“Lasching” out loud

Legal writing can best be described as persuasive legal and factual storytelling, and Edward Lascher’s writ-ing was genius

Dan Kelly
2022 June

“This is not a brief to be tossed aside lightly, rather, it should be thrown with great force.”

— paraphrasing a Dorothy Parker book review

The late Edward L. Lascher was a great appellate lawyer. In 1968, when I was in law school, I contacted him to write a law review article and, boy, did he deliver.

To put it in context, beginning in 1929, California Vehicle Code section 17158 (the Guest Statute) altered the common law duty of care which the automobile host owed to his guest. Unless the rider in the vehicle paid compensation for the ride, there could only be recovery where the auto accident resulted from the driver’s intoxication or willful misconduct.

Ed Lascher, in 1968, penned “Hard Laws Make Bad Cases – Lots of Them (The California Guest Statute)” 9 Santa Clara Law Review 1 (1968). He described his article as an unabashed lawyer’s brief favoring invalidation of the statute. His article concluded as follows (at pg. 31):

Three and a half decades of confusion, illogic, solecism, gamesmanship – and unconstitutionality – are enough. Every segment of the legal community knows the true nature and state of the guest statute; it is time for some court to play the role of the proverbial small boy and point out the truth to the sovereign – that the legislation is unclothed by constitutionality.

One tends to suspect that somewhere in this great state the right court is just waiting to be asked in the right way in the right case.

Bingo! That court proved to be the California Supreme Court in Brown v. Merlo (1973) 8 Cal.3d 855. Brown held the statute denied equal protection under the state and federal constitutions. In so holding it cited and quoted from Mr. Lascher’s article.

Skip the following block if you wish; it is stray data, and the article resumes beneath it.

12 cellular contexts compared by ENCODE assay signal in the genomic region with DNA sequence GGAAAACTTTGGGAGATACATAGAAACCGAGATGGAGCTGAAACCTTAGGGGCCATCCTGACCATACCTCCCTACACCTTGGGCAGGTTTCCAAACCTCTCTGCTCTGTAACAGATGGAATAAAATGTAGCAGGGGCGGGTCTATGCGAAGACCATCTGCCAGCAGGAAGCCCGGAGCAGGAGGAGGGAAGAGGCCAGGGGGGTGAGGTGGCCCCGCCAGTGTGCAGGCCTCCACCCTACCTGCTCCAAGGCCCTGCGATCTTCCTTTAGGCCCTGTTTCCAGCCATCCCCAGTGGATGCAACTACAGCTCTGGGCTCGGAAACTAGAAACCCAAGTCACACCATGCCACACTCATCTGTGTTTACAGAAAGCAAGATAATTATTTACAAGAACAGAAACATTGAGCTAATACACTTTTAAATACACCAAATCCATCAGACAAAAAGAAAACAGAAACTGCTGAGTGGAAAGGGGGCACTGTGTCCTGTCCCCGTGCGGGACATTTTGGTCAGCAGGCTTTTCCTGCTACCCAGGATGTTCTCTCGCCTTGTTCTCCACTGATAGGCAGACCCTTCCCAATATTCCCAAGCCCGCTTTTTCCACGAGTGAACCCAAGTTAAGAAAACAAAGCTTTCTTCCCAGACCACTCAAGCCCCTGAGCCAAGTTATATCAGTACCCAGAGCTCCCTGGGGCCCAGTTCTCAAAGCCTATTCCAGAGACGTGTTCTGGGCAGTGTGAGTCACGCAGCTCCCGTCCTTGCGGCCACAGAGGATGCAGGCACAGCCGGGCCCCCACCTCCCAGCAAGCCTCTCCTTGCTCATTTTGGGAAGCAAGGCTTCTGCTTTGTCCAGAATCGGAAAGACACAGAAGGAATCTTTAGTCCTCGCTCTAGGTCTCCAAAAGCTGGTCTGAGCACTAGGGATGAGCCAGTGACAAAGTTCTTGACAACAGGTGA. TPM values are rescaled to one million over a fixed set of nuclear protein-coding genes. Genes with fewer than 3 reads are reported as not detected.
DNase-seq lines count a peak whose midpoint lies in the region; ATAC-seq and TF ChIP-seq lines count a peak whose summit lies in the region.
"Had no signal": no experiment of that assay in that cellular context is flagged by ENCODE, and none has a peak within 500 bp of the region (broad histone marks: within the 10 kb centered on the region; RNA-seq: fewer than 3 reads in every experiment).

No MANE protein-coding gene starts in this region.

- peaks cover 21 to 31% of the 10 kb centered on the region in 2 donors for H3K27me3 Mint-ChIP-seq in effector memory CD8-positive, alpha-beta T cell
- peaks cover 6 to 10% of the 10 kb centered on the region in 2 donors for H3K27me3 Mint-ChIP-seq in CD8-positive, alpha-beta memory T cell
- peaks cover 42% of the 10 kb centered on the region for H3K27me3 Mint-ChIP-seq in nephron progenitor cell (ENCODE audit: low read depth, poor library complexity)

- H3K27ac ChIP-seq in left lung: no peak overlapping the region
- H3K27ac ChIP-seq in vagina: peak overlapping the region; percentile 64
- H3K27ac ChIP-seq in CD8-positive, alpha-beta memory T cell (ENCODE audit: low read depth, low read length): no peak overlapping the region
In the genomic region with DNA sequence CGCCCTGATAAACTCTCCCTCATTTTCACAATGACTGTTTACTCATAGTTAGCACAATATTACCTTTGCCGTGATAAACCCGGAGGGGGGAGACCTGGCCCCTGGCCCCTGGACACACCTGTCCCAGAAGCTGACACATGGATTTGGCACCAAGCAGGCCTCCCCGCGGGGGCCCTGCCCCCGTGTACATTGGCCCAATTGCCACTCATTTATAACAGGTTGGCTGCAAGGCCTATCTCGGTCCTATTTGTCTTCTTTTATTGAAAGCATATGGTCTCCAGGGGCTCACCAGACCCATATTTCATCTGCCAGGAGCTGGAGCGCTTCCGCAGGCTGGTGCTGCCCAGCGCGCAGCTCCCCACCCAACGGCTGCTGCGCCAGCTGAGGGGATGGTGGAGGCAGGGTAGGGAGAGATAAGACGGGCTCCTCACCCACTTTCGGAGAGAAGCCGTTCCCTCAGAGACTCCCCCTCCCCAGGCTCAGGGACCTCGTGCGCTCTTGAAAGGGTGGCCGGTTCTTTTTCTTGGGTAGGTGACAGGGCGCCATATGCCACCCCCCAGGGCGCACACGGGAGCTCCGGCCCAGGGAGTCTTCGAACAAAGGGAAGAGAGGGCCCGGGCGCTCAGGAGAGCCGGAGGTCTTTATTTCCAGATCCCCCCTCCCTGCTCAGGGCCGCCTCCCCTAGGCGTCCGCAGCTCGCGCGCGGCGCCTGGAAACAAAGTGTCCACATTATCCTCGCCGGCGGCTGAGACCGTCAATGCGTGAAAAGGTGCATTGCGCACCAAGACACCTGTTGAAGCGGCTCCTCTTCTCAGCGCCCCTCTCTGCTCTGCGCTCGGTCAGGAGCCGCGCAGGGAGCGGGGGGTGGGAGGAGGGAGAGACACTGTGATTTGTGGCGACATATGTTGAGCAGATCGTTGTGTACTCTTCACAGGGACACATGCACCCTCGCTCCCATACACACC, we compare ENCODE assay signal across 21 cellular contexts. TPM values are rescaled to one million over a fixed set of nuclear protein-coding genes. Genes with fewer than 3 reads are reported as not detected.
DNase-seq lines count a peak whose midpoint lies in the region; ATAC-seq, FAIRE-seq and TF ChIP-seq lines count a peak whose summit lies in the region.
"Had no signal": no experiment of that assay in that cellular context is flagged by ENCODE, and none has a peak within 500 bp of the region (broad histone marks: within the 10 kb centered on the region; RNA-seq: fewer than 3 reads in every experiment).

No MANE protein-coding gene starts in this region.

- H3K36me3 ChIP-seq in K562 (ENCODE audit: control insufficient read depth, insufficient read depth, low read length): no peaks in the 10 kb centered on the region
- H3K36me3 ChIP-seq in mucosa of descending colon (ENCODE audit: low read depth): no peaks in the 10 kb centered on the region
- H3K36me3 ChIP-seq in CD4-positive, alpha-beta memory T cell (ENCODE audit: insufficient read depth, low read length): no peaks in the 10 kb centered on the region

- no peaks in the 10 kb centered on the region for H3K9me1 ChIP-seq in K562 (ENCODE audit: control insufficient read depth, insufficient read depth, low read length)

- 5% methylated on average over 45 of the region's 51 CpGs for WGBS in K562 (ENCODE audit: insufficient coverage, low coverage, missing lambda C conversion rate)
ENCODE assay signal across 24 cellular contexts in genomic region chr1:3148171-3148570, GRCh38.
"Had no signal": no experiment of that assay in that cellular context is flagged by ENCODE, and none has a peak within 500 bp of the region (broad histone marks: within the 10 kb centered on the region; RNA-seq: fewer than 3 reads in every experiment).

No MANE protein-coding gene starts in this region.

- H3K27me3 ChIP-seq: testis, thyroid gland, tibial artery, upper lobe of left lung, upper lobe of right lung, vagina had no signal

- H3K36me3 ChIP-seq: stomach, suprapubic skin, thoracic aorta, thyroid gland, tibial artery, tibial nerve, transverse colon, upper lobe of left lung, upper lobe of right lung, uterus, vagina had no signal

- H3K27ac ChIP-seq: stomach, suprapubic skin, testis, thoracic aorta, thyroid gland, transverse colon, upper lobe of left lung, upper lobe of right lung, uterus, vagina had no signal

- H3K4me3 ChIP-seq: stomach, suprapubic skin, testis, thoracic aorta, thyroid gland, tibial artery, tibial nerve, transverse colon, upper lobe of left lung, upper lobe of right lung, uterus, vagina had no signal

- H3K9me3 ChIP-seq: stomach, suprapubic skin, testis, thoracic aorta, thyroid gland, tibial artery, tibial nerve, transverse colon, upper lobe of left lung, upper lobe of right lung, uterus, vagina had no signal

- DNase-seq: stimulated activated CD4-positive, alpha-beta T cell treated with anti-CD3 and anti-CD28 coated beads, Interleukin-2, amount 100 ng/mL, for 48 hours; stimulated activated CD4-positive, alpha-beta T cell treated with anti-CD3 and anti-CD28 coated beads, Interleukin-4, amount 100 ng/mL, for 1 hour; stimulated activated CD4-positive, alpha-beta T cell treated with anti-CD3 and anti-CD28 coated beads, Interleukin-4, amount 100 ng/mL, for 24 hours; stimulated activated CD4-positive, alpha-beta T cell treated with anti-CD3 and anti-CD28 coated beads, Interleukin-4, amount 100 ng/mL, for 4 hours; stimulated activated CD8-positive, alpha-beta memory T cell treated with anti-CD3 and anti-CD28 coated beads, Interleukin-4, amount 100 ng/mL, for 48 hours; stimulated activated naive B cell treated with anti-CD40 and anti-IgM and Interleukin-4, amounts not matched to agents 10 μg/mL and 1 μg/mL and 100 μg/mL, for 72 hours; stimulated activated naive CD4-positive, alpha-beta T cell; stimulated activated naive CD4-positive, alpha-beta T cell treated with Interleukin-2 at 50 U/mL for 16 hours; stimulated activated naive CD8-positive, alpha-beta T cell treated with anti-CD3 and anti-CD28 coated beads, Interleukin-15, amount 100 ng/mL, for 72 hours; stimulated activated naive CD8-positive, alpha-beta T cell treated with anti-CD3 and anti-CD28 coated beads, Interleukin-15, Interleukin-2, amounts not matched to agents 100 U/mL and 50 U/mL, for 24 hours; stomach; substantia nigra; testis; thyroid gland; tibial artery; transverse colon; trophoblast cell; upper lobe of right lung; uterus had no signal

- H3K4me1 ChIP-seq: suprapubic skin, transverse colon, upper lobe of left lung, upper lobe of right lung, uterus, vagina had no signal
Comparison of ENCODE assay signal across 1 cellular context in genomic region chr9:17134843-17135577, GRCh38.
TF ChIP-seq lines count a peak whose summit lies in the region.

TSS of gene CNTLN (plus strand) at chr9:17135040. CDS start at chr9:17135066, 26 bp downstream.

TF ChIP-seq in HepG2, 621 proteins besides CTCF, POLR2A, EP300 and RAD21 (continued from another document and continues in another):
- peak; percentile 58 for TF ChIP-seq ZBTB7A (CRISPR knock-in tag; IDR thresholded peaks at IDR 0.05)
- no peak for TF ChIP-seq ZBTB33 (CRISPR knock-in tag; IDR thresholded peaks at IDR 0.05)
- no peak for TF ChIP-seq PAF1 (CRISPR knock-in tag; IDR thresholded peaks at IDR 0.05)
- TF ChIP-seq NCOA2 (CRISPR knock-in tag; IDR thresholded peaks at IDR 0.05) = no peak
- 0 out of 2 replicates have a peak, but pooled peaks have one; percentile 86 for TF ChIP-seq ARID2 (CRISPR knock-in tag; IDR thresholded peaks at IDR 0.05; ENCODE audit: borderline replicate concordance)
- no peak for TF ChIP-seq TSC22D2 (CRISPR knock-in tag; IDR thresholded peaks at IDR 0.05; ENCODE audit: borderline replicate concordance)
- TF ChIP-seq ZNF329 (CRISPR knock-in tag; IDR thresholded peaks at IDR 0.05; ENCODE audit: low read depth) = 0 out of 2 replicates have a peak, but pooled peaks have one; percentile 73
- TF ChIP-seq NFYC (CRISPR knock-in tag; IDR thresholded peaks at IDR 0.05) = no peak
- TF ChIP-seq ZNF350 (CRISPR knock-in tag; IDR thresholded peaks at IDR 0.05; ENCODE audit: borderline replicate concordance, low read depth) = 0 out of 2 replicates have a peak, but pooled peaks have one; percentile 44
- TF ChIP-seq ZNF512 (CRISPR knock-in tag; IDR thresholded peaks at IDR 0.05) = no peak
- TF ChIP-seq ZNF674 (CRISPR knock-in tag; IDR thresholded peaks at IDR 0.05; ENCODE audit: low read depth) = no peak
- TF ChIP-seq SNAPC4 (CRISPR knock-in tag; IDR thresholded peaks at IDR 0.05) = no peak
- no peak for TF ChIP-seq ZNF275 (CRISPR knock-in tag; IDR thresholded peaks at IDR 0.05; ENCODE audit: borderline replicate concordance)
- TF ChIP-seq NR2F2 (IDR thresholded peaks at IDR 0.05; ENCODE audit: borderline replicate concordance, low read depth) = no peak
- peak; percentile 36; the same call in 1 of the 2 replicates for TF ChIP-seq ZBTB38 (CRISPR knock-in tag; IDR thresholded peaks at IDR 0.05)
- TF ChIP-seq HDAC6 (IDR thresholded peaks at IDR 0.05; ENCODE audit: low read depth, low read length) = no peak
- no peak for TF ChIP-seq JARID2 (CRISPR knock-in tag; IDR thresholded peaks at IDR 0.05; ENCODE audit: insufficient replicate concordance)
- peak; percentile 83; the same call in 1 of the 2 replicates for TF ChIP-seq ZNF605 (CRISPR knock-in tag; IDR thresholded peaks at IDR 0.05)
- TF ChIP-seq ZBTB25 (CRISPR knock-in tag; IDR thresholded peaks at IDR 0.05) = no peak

Ed Lascher also wrote a monthly column in the State Bar Journal entitled “Lascher at Large.” For me and most lawyers it was the first (and, maybe the only) article to be read in the Journal.1 Some of us even collected the articles. He could really write. I also collected some of his appellate briefs and I even made the trek to his office in Ventura to personally meet him and thank him for his law review article, his monthly columns and the great body of his legal work I so enjoyed reading.

It got to the point where I collected “Lascherisms” such as:

A strident argument was “hubristic pooh-poohing.”

A weak argument was “a discredited wheeze.”

Arguing by analogy was “tailoring a strawman of epithet.”

Overly praised characterizations were “self-serving epithets.”

A misleading argument was “an exercise in sophistry.”

A shotgun type argument was a “crazy quilt.”

A forced or one-way only argument was “being subjected to a Procrustean Bed.”

Once in an amicus brief to the California Supreme Court he likened the opposition’s fear of his proposal to that of “Henny Penny running around saying the sky is falling, the sky is falling.”

Six months out as a lawyer and armed with “Lascherisms” (and not much else), off I went to my first trial. Venued in Oakland, it was an insurance coverage case where I was appearing on behalf of our two clients as well as two clients of the Boccardo office. I was opposing the insurance carrier’s action seeking a declaratory relief holding of no coverage for a serious truck versus car collision.

While I knew next to nothing about insurance law, the two attorneys really squaring off were highly experienced insurance counsel, Jerry Martin and Bob Cresswell. Plus, the judge, Frederick Van Sicklen, did some insurance defense work as an attorney.

When you know little about a subject it is best to quickly learn it, as in cram. I hit the books, knowing at the conclusion of the case I had to submit a brief to the court. My initial and lasting conclusion was that insurance law is rather boring. So, I thought the best way to liven it up was by adding “Lascherisms” to my brief. Maybe I livened it up too much.

Stan Ibler and Gary Moore of the Boccardo office, upon reading my brief, combined to write me a letter as follows: